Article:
This is the second official release of Port Ellen, and the one with the highest alcohol strength. It’s also the widest release, if I’m not mistaken, with 12.000 bottles, and therefore one of the least expensive yearly releases.
Port Ellen 24 yo 1978 ‘2nd release’ (59,35%, OB 2002, 12.000 btl.)
Nose: one of the sharp and austere noses. Cutting phenols, vegetal oils and plenty of grassy notes. Lemon. Moves towards camphor and even a hint of ammonia. Eucalyptus. Farmy notes in the background. After some time a very light fruity / honeyed note comes out. It’s quite sharp alright but it also shows a remarkable finesse in a way. Mouth: a tad hot, but also chewier and sweeter than expected. Oranges and pears, lemonade. Medium peat and a good dose of salt. Actually more ashes than real peat. Still a farmy edge that hints towards Brora. A bit of coffee (this may be the alcohol), a little wax and liquorice too. Finish: long, slightly bittersweet, with sweet peat and some wood.
Judging by the nose, I was afraid it would be too harsh and one-dimensional, but on the palate it really showed its complex aromas and balance. Maybe not my favourite release but definitely not the worst. Around € 1000 in auctions.
Nose: totally naked Tomatin. Plenty of garden fruits like apples and peaches but also sweeter green melon and hints of mango. Some greener notes as well, like apple seeds and grasses. Hints of leather. Mouth: very sweet, almost syrupy if not for the peppery touches and grassy notes again. Juicy pears, pineapple, peaches on syrup. Hints of candy sugar. Tiny hints of dough and vanilla. Finish: rather long, with liquorice, subtle herbs and zesty lemon.
No fuzz, just well made and straightforward Tomatin with some old-style touches. Very good card players whisky, as they say. Around € 90.
This Laphroaig 1998 is another new exclusive for The Whisky Exchange, bottled by Signatory Vintage. Again it is not a completely undiscovered series, adjacent sherry butts have been bottled for La Maison du Whisky and others.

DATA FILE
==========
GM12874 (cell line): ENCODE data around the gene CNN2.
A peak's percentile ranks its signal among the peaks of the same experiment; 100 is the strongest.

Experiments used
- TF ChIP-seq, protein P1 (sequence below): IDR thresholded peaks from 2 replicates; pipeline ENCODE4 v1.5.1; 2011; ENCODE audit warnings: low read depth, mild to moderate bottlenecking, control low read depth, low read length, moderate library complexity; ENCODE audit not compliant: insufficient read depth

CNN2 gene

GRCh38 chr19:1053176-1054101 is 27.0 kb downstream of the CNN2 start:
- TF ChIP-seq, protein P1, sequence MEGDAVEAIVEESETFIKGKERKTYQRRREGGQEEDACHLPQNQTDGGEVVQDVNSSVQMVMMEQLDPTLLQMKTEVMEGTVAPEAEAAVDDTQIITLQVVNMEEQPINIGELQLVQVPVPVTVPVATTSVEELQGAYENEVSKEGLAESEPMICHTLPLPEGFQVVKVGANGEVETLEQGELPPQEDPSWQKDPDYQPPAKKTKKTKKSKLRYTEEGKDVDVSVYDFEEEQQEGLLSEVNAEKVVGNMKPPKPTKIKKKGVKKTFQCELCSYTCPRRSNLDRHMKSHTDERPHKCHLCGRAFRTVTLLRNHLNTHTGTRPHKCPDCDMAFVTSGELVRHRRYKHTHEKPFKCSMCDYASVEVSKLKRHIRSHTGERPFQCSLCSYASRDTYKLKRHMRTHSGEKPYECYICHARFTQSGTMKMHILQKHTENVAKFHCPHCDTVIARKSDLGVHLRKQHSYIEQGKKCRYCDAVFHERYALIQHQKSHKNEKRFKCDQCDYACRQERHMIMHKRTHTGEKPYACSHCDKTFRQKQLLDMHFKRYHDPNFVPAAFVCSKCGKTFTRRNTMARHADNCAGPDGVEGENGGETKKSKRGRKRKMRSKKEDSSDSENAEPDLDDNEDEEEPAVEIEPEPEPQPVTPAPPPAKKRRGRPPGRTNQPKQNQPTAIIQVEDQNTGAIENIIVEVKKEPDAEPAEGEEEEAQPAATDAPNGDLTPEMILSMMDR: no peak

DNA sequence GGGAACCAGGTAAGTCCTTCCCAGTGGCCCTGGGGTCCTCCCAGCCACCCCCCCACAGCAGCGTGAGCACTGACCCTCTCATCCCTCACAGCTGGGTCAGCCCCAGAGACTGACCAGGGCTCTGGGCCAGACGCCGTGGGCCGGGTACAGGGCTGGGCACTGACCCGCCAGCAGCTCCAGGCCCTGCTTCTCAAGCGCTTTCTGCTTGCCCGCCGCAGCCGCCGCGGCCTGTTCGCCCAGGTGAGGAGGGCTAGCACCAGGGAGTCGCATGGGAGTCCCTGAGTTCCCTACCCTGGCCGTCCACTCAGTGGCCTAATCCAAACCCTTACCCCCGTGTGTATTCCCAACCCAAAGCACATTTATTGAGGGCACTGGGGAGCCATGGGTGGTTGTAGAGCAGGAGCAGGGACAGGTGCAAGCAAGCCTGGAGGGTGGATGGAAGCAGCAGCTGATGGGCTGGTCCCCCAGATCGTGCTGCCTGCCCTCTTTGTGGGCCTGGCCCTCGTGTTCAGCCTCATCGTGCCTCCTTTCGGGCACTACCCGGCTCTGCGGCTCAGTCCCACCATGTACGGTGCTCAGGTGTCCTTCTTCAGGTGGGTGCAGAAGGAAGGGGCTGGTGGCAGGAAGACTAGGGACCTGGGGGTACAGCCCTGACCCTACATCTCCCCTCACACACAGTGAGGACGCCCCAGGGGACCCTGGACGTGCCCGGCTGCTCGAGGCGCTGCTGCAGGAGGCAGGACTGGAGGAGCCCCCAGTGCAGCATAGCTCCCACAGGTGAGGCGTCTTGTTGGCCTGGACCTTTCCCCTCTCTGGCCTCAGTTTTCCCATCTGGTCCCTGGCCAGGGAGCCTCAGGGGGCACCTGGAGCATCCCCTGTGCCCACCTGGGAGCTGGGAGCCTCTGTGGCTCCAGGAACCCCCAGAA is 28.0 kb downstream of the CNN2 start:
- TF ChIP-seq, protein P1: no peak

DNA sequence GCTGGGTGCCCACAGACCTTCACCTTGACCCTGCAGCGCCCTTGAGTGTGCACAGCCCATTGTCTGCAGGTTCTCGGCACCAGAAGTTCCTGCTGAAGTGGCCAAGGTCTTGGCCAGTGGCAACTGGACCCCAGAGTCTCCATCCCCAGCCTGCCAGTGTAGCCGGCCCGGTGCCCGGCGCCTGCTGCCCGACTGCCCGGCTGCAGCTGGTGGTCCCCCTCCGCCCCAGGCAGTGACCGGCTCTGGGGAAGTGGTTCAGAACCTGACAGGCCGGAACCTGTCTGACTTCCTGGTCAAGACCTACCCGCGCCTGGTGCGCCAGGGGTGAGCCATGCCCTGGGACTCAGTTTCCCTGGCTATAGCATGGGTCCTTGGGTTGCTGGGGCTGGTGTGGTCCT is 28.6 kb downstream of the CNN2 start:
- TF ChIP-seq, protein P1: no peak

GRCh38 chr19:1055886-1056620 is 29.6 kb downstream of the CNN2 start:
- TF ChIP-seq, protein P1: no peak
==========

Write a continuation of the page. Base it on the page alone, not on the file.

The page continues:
Laphroaig 16 yo 1998
(59,9%, Signatory Vintage for TWE 2015, refill sherry butt #700389, 585 btl.)
Nose: a very sooty kind of Laphroaig. Lots of earthy smoke and leafy notes, wet limestone and leather. Exhaust fumes and hints of matches. There’s a dark sweetness to it as well, with lacquered roast meat and beef jerky as well as something of prune sauce. Peppery chocolate and subtle medicinal notes. A very dark style. Mouth: really dark smoke again, with tarry notes and mineral notes. The charred raisins on the outside of a raisin roll. Liquorice and Pu’ehr tea, with some cough candy. Espresso. A nice mintiness (After Eight) and sweet tobacco lift it up a little. Finish: long, still very smoky and leathery, with some salted almonds and cinnamon.
An interesting, dense and dark Laphroaig. The spirit overpowers the sherry in this case, but that is obviously not so bad. As you know sherried Laphroaig doesn’t come cheap these days: around € 170. Available from TWE.
This is Batch 4 of the GlenDronach Cask Strength, matured in Pedro Ximénez and Oloroso sherry casks. Shops keep selling this as a ‘sherry bomb’ but based on the colour, we expect a slightly lighter, fruitier dram.
GlenDronach Cask Strength (54,7%, OB 2015, Batch #4, 17.806 btl.)
Nose: more stewed fruits than dried fruits. Fig compote, honey and yellow raisins. Cinnamon pastry, peppery oak and a hint of herbal tea. Apricots. Roasted nuts. A slightly lighter, but very juicy version of GlenDronach’s sherry character. Mouth: spicy attack (ginger / pepper combo) followed by apricots and prunes. Sultanas and gingerbread. Cinnamon cookies and honey. A nice, spicy sherry influence with big juicy fruits underneath. Finish: long, showing the same spices and fruits, with touches of peppery oak.
A really good GlenDronach, with a fruitiness that comes close to batch #1. Not entirely what I call a sherry bomb, but definitely a very nice, sherried whisky. Around € 75.